Bloggings: January 10, 2008
Editor's note: Here are the latest entries from Greg Siskind's blog.
January 09, 2008
ANTI-IMMIGRANTS DEALT MAJOR BLOW WITH MCCAIN WIN IN NEW HAMPSHIRE
January 08, 2008
While the GOP race is still wide open, one thing is clear - the anti-immigration message of Mike Huckabee, Fred Thompson, Mitt Romney, Duncan Hunter and Ron Paul did not resonate with voters enough to get them to change who they supported. Pro-immigration candidates Hilary Clinton and John McCain won the Democratic and Republican primaries. Exit polls showed that voters did not make immigration their top priority so the expected pay off from trying to make immigration a wedge issue did not happen. The question now is whether voters in other states will send the same message.
MAJOR CONSERVATIVE COLUMNIST REVERSES COURSE ON IMMIGRATION REFORM
January 07, 2008
With the New Hampshire primary very likely to mean a resurgence for the McCain campaign, expect to see conservatives start to soften the rhetoric on immigration. Here's a prime example. The National Review's Victor David Hansen has been a leading anti-immigration proponent. But he's now taking a different tone.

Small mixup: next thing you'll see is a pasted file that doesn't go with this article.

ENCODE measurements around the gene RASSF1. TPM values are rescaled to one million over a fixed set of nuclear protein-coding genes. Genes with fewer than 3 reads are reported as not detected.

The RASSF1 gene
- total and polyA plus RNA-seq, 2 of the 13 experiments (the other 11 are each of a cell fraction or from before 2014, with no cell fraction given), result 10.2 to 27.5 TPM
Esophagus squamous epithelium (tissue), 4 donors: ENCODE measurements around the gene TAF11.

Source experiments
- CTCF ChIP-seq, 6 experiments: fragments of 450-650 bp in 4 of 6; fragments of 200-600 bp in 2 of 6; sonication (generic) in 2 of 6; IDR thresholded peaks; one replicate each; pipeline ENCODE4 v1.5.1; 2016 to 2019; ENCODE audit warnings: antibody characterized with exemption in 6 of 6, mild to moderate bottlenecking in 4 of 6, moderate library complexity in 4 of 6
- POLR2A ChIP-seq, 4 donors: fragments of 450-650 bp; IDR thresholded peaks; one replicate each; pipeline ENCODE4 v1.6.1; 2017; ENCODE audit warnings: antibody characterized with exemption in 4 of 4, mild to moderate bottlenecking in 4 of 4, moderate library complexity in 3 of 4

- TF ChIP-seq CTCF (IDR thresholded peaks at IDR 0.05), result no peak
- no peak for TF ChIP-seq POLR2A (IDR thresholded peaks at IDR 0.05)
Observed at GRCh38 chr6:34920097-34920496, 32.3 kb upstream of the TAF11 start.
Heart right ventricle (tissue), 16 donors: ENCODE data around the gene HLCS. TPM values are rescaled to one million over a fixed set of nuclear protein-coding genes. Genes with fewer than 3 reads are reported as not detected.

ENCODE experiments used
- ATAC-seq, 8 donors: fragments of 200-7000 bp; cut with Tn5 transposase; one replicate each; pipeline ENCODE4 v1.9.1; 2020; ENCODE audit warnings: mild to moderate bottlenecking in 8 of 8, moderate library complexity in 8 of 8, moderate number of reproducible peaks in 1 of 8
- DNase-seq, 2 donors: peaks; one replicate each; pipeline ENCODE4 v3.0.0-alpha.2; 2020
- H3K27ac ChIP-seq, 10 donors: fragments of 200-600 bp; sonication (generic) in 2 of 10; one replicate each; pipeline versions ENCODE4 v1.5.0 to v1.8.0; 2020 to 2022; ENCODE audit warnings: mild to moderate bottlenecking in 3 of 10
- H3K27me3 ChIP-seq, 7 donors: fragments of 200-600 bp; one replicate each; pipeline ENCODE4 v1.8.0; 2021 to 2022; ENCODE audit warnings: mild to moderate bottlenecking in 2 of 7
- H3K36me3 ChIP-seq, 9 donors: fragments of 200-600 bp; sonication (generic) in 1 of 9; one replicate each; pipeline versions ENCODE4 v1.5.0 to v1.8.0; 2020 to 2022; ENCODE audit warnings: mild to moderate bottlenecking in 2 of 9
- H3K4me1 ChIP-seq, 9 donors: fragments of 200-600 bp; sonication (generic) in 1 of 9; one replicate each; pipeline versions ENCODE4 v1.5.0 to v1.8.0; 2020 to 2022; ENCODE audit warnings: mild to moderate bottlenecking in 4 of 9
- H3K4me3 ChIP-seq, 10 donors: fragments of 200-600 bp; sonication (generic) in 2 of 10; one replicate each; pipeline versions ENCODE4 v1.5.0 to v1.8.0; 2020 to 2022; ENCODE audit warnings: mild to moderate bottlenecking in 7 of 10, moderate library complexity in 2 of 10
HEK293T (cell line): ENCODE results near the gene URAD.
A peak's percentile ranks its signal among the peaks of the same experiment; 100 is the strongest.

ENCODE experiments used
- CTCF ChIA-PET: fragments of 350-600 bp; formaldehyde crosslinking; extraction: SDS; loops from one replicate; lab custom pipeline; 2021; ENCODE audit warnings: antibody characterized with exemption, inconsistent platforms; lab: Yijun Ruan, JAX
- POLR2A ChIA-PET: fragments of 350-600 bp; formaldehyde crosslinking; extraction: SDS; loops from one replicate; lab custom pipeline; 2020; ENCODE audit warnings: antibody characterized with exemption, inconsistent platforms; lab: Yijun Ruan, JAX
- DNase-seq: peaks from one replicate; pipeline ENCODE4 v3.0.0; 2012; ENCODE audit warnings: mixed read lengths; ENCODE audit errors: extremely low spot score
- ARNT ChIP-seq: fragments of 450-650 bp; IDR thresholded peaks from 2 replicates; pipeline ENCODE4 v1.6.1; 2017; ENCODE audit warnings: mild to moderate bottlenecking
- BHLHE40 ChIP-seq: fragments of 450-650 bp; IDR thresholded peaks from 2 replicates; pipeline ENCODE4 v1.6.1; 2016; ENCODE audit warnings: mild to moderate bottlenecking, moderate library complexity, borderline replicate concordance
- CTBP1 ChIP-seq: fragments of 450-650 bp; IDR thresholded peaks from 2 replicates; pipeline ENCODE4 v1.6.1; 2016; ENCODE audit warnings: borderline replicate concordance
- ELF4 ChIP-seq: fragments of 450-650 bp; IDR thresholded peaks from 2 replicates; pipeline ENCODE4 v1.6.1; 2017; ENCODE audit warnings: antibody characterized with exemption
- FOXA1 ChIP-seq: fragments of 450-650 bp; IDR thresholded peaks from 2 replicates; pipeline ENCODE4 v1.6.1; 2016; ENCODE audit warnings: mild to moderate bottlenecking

KANSAS AND MISSOURI LEGISLATORS PROPOSE BILLS TO PUNISH EMPLOYERS OF UNAUTHORIZED WORKERS
January 06, 2008
The trend continues. The Kansas bill would go after business licenses or employers hiring unauthorized immigrants and fine landlords for renting to those workers. The Missouri bill imposes a host of measures similar to Oklahoma and also fines employers for hiring unauthorized workers. Fining employers and going after landlords are dicey from a constitutional viewpoint so look for litigation. Going after business licenses is probably easier to defend given IRCA's specific language on employer sanctions.
IMMIGRANT OF THE DAY: LEONARD BLAVATNIK
Here's an All-American rags to riches story. "Len" Blavatnik emigrated to the US from the former Soviet Union as a refugee in 1978 at 21 years of age with not a dollar to his name. He managed to get in to Harvard Business School and then partnered with a few school friends to create Access Industries, Inc. and started buying stakes in Russian companies when that economy started opening up. He merged one company in to British Petroleum. He's now worth over $7 billion dollars and serves on the board of Warner Music.
OFF TO CES
January 03, 2008